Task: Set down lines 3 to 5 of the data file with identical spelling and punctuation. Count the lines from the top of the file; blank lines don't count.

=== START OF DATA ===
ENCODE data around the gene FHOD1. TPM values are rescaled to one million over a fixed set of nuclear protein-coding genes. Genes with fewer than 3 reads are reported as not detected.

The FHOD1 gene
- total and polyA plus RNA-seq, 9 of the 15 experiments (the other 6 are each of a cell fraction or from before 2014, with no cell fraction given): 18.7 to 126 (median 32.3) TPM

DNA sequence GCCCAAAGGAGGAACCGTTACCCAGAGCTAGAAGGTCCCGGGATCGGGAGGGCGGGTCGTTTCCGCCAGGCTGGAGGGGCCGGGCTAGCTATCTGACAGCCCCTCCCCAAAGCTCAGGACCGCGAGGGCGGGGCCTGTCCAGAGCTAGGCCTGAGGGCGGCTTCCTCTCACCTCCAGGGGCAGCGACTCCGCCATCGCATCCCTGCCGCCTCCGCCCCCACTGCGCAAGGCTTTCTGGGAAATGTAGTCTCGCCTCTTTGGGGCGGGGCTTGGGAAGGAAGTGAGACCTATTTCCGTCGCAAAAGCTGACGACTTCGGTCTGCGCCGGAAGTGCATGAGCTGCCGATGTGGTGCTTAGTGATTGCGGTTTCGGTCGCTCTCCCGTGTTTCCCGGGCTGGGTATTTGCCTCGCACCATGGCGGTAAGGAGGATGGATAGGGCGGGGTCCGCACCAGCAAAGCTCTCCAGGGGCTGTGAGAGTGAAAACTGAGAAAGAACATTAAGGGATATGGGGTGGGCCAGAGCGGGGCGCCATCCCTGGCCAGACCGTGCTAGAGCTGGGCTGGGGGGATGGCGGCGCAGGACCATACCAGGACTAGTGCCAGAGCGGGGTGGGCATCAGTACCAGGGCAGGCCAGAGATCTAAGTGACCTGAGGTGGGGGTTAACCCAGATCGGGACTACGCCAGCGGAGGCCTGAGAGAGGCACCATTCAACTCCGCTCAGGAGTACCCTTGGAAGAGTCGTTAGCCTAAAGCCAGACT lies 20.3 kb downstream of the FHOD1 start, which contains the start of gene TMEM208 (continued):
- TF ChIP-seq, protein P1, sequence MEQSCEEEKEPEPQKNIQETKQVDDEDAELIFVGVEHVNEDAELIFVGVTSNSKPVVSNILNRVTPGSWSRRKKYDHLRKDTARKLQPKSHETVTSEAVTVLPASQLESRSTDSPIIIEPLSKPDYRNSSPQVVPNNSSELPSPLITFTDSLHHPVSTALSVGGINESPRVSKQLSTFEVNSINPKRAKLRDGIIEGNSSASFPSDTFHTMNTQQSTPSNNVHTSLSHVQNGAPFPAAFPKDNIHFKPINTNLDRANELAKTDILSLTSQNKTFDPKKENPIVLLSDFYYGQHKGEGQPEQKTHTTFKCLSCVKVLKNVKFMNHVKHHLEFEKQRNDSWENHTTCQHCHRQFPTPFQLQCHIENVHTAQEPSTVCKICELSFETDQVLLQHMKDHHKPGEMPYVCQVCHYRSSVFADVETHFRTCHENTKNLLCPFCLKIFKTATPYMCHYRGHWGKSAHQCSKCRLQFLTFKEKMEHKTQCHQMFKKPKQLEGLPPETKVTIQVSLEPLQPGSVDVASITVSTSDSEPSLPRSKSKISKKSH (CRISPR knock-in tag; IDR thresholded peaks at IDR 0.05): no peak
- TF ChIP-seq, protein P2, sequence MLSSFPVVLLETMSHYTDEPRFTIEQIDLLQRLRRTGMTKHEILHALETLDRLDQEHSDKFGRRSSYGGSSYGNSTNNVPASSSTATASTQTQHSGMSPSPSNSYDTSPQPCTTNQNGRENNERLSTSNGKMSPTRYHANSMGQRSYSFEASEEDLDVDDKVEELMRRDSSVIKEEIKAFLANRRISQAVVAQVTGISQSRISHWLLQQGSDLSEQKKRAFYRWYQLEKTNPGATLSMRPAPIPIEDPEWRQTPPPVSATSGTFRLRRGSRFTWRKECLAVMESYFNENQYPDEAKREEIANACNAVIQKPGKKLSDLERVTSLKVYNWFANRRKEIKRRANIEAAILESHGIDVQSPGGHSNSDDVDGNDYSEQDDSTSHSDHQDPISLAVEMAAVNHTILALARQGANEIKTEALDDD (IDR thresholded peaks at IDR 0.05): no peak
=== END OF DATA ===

- total and polyA plus RNA-seq, 9 of the 15 experiments (the other 6 are each of a cell fraction or from before 2014, with no cell fraction given): 18.7 to 126 (median 32.3) TPM

DNA sequence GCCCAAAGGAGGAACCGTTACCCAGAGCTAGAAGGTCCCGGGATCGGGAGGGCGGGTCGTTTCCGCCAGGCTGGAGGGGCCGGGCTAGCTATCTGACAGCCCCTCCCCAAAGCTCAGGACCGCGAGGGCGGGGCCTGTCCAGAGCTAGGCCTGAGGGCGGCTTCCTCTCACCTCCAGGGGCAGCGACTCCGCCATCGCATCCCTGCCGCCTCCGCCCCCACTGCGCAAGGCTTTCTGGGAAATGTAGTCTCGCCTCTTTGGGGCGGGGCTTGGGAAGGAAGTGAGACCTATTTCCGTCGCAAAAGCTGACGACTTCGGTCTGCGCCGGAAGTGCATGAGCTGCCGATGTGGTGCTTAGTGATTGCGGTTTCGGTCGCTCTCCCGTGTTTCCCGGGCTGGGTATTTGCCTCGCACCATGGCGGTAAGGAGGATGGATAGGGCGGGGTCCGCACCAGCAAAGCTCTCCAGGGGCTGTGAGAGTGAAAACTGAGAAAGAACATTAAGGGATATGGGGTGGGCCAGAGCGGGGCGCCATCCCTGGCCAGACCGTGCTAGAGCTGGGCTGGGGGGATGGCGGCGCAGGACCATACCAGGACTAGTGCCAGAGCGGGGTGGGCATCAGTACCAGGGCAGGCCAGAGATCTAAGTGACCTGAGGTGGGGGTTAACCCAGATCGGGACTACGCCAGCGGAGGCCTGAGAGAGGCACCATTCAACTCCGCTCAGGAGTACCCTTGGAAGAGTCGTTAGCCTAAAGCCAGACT lies 20.3 kb downstream of the FHOD1 start, which contains the start of gene TMEM208 (continued):
- TF ChIP-seq, protein P1, sequence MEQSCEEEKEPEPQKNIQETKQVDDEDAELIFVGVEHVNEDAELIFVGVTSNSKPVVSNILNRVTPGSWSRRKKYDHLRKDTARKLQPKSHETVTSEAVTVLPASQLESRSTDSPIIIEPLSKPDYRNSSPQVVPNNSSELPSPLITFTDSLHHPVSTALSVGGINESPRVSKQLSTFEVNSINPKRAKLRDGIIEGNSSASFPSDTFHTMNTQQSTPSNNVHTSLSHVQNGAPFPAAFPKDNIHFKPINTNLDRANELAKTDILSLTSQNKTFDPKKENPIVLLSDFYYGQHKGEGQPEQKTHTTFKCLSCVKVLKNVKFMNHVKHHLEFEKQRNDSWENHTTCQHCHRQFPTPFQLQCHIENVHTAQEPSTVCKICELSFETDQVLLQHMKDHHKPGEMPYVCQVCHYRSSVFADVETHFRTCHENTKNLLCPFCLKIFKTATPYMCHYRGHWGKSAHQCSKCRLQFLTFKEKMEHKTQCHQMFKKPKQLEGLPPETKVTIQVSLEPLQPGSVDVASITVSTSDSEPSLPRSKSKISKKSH (CRISPR knock-in tag; IDR thresholded peaks at IDR 0.05): no peak